Port Marigny, the controversial development proposed for Mandeville’s lakefront, is getting a new public face.
Consultant James Hartman, a fixture in north shore political circles, has agreed to handle social media and public relations for the project, which has drawn intense opposition.
Hartman's new role could prove awkward for two of his clients: Mandeville City Councilmen David Ellis and Michael Pulaski. The council is expected to vote on the project within the next two months.
Both Ellis and Pulaski, reached Wednesday, said they are skeptical about the proposed development, which has been criticized for its density and possible impact on traffic in surrounding areas.
“I’m almost ready to vote this sucker down,” Ellis said.
Pulaski said he is “leaning against it.”
Both said they had no plans to sever their ties with Hartman, who told them his contract with Pittman Assets, the company behind Port Marigny, does not call for him to lobby city government.
“It should not be a conflict,” Pulaski said. “I wouldn’t want James to miss an opportunity like this."
Hartman said he expects to ramp up the project’s social media efforts, as well as public outreach and press coverage. The focus will be on getting “correct information” about the project out to the public, he said.
Hartman’s hiring comes late in the game. The development has been wending its way through the city’s Planning and Zoning Commissions and the City Council for more than a year. More than a dozen special meetings devoted to the project have been held, many of them packed with residents on either side of the debate.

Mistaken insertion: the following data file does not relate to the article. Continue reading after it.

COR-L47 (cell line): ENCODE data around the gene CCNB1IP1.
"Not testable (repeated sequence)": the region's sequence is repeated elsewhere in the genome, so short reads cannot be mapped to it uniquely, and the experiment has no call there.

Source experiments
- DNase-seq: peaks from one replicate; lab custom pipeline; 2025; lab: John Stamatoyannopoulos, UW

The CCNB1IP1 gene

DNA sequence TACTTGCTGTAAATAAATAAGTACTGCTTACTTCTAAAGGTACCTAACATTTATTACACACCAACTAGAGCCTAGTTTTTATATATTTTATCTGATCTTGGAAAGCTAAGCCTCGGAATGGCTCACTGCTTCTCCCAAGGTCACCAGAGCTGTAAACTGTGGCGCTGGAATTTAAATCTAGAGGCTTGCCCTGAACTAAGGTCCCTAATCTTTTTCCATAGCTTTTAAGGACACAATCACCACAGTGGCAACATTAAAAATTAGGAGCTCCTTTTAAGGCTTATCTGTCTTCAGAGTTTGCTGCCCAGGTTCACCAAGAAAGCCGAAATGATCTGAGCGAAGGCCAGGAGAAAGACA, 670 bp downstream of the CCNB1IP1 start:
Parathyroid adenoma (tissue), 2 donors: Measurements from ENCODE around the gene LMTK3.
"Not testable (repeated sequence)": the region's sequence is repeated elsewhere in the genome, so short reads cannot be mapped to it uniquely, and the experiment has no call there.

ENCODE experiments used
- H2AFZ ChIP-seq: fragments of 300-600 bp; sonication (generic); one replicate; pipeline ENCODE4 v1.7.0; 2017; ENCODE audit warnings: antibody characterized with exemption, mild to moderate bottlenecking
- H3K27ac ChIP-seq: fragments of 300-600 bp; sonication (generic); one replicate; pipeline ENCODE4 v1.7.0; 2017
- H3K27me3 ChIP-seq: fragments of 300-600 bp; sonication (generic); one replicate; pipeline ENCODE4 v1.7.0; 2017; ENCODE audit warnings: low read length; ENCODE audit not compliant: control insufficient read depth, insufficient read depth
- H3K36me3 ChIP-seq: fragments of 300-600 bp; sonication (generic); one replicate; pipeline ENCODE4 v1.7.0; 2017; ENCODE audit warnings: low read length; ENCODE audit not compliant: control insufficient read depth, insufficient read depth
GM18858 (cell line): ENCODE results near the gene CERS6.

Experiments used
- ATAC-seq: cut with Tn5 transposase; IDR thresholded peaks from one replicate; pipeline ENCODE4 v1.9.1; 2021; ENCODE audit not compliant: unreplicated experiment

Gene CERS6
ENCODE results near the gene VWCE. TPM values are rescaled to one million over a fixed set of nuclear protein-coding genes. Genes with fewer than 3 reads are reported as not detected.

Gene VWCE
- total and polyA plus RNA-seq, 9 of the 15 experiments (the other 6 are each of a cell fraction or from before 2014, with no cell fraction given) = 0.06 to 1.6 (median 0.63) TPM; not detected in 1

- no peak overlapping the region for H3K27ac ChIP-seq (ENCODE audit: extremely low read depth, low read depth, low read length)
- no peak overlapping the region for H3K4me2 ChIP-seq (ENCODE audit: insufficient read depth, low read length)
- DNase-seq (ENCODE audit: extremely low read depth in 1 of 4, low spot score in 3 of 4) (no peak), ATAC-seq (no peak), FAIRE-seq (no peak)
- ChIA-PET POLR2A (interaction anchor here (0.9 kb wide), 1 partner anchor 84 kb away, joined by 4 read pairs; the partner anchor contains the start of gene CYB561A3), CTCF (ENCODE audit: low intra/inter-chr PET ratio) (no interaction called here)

Some proponents have called Port Marigny “the most important development in the history of Mandeville.” And it’s not hard to see why: The 78-acre former industrial site just east of the Lake Pontchartrain Causeway is a highly desirable location, but it has been empty for decades. A mixed-use development — as Port Marigny would be, encompassing residential, public and commercial components — could be a boon to the city’s economy and revitalize one of the city’s few ugly spots.
But the benefits won’t come without costs, opponents say. They argue that the density of the proposed development — plans fall for 416 residential units, including multi-family housing areas and a hotel — is out of sync with the surrounding area. What’s more, they say, adding that many new residents will mean far more cars on already overcrowded streets.
Ellis offered a common sentiment.
“I want it to happen, but only if they listen to the community,” he said.